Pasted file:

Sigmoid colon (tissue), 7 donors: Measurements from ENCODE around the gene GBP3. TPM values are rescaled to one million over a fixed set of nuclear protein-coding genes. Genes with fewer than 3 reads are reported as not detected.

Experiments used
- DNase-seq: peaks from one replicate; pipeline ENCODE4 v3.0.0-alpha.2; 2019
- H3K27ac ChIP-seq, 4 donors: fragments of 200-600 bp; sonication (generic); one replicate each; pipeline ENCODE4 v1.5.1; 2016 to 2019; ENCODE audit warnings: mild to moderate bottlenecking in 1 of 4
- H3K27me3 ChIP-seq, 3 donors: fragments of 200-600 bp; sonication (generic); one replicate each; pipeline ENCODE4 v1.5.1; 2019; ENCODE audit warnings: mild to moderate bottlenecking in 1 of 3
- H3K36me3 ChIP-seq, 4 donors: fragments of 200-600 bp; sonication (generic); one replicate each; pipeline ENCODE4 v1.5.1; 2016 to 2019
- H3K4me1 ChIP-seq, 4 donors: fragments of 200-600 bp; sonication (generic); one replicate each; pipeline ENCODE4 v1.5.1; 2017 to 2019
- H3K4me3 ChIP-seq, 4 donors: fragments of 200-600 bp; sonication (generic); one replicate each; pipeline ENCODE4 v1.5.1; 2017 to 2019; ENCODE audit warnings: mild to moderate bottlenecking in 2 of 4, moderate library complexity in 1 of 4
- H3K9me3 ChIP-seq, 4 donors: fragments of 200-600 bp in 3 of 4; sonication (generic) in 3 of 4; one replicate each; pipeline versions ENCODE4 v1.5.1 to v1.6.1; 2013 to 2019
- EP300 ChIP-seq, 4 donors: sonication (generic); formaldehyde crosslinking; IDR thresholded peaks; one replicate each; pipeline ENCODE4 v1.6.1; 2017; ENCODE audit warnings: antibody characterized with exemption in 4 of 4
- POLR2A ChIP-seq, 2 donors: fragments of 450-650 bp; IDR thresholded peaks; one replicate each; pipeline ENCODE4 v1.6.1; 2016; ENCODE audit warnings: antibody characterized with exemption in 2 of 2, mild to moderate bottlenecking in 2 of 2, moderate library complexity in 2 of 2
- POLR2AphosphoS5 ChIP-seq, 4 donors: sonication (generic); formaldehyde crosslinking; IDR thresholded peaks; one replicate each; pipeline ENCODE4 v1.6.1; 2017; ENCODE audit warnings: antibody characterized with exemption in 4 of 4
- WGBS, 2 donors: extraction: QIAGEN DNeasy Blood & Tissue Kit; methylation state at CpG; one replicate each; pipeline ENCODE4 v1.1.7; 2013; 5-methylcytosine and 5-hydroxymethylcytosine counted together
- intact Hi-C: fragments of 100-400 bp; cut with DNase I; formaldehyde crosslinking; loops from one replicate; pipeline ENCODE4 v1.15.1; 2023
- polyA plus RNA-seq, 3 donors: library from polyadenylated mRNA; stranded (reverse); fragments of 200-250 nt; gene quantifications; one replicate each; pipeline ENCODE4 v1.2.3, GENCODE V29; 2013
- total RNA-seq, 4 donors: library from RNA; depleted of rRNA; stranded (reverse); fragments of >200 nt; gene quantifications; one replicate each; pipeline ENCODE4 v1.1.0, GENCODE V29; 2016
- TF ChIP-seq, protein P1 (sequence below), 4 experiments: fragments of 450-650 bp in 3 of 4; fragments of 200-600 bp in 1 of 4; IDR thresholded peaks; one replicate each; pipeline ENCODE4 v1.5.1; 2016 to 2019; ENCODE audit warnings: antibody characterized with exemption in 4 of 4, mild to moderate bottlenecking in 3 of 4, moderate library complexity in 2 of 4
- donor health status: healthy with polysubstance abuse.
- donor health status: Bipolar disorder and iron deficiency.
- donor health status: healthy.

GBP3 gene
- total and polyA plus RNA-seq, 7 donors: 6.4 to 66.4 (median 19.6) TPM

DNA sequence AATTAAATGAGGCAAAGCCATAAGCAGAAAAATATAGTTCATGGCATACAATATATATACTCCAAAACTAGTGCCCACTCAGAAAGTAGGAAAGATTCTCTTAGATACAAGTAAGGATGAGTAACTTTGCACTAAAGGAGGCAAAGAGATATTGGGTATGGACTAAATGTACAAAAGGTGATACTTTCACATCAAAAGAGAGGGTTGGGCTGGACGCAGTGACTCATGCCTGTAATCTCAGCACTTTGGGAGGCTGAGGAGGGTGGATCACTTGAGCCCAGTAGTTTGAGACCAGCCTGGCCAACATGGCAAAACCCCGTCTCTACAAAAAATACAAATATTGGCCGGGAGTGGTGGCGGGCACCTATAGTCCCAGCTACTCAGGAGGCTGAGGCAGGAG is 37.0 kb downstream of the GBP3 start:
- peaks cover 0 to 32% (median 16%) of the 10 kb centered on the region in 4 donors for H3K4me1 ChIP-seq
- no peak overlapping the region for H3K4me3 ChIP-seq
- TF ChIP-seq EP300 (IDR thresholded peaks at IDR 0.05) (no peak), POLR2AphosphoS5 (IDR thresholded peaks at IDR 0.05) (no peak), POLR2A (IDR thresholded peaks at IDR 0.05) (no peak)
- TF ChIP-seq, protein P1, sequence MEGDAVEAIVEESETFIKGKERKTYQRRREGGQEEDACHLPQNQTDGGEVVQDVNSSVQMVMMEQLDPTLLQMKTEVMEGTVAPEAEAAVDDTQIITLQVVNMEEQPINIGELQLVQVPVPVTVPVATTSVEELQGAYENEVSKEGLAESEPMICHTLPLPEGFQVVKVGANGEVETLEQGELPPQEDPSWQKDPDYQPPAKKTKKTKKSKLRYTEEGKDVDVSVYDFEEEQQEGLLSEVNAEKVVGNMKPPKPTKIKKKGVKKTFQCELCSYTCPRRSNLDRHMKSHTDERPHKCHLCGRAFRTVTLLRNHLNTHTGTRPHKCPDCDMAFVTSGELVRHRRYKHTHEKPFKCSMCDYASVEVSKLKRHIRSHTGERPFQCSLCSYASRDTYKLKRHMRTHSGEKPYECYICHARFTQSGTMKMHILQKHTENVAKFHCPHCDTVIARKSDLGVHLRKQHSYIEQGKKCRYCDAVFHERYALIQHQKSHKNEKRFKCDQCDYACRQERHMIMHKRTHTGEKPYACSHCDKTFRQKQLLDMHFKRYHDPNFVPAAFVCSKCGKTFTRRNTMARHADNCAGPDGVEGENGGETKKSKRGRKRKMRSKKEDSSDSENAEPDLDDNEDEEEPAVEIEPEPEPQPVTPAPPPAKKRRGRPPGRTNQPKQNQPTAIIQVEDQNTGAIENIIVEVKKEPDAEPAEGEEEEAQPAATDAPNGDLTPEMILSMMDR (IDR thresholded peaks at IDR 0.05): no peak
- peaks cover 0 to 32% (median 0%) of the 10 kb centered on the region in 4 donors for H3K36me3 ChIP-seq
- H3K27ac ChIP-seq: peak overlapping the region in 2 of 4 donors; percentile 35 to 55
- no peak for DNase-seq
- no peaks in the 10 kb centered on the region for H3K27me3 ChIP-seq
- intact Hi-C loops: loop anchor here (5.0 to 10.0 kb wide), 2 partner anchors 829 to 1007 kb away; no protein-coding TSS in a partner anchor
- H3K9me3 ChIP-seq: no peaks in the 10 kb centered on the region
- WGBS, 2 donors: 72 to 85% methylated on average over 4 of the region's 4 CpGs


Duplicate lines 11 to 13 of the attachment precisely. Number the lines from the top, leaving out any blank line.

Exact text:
- POLR2A ChIP-seq, 2 donors: fragments of 450-650 bp; IDR thresholded peaks; one replicate each; pipeline ENCODE4 v1.6.1; 2016; ENCODE audit warnings: antibody characterized with exemption in 2 of 2, mild to moderate bottlenecking in 2 of 2, moderate library complexity in 2 of 2
- POLR2AphosphoS5 ChIP-seq, 4 donors: sonication (generic); formaldehyde crosslinking; IDR thresholded peaks; one replicate each; pipeline ENCODE4 v1.6.1; 2017; ENCODE audit warnings: antibody characterized with exemption in 4 of 4
- WGBS, 2 donors: extraction: QIAGEN DNeasy Blood & Tissue Kit; methylation state at CpG; one replicate each; pipeline ENCODE4 v1.1.7; 2013; 5-methylcytosine and 5-hydroxymethylcytosine counted together